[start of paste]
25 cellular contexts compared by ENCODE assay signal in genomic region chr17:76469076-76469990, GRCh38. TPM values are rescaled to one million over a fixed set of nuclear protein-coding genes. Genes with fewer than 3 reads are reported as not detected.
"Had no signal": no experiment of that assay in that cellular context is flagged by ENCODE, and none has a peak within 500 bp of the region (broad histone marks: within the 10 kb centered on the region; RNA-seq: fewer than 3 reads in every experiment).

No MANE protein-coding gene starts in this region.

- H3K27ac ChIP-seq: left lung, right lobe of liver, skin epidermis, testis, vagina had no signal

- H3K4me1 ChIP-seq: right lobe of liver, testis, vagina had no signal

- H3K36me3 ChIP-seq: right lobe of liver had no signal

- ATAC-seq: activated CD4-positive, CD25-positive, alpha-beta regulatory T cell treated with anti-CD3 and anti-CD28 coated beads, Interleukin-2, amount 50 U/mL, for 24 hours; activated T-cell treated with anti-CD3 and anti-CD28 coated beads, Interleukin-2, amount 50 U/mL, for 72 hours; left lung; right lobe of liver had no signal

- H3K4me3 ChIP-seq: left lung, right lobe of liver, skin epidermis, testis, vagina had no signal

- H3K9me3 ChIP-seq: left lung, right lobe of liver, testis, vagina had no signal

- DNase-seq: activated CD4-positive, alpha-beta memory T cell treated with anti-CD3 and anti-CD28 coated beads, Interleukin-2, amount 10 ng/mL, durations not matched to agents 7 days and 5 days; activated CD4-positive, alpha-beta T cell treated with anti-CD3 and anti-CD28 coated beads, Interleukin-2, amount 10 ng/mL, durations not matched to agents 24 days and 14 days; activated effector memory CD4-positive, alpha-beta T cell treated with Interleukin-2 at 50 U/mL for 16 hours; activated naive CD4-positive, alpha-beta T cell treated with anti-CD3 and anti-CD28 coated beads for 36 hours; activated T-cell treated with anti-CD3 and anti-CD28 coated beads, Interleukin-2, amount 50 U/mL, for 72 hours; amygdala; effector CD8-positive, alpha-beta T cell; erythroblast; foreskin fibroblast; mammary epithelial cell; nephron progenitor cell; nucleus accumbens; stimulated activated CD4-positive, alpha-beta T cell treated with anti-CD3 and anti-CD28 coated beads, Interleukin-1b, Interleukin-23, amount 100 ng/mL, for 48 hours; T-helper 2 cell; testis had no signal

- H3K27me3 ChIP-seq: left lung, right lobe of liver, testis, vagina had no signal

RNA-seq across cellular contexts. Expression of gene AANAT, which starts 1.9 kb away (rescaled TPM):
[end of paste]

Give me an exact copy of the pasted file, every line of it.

25 cellular contexts compared by ENCODE assay signal in genomic region chr17:76469076-76469990, GRCh38. TPM values are rescaled to one million over a fixed set of nuclear protein-coding genes. Genes with fewer than 3 reads are reported as not detected.
"Had no signal": no experiment of that assay in that cellular context is flagged by ENCODE, and none has a peak within 500 bp of the region (broad histone marks: within the 10 kb centered on the region; RNA-seq: fewer than 3 reads in every experiment).

No MANE protein-coding gene starts in this region.

- H3K27ac ChIP-seq: left lung, right lobe of liver, skin epidermis, testis, vagina had no signal

- H3K4me1 ChIP-seq: right lobe of liver, testis, vagina had no signal

- H3K36me3 ChIP-seq: right lobe of liver had no signal

- ATAC-seq: activated CD4-positive, CD25-positive, alpha-beta regulatory T cell treated with anti-CD3 and anti-CD28 coated beads, Interleukin-2, amount 50 U/mL, for 24 hours; activated T-cell treated with anti-CD3 and anti-CD28 coated beads, Interleukin-2, amount 50 U/mL, for 72 hours; left lung; right lobe of liver had no signal

- H3K4me3 ChIP-seq: left lung, right lobe of liver, skin epidermis, testis, vagina had no signal

- H3K9me3 ChIP-seq: left lung, right lobe of liver, testis, vagina had no signal

- DNase-seq: activated CD4-positive, alpha-beta memory T cell treated with anti-CD3 and anti-CD28 coated beads, Interleukin-2, amount 10 ng/mL, durations not matched to agents 7 days and 5 days; activated CD4-positive, alpha-beta T cell treated with anti-CD3 and anti-CD28 coated beads, Interleukin-2, amount 10 ng/mL, durations not matched to agents 24 days and 14 days; activated effector memory CD4-positive, alpha-beta T cell treated with Interleukin-2 at 50 U/mL for 16 hours; activated naive CD4-positive, alpha-beta T cell treated with anti-CD3 and anti-CD28 coated beads for 36 hours; activated T-cell treated with anti-CD3 and anti-CD28 coated beads, Interleukin-2, amount 50 U/mL, for 72 hours; amygdala; effector CD8-positive, alpha-beta T cell; erythroblast; foreskin fibroblast; mammary epithelial cell; nephron progenitor cell; nucleus accumbens; stimulated activated CD4-positive, alpha-beta T cell treated with anti-CD3 and anti-CD28 coated beads, Interleukin-1b, Interleukin-23, amount 100 ng/mL, for 48 hours; T-helper 2 cell; testis had no signal

- H3K27me3 ChIP-seq: left lung, right lobe of liver, testis, vagina had no signal

RNA-seq across cellular contexts. Expression of gene AANAT, which starts 1.9 kb away (rescaled TPM):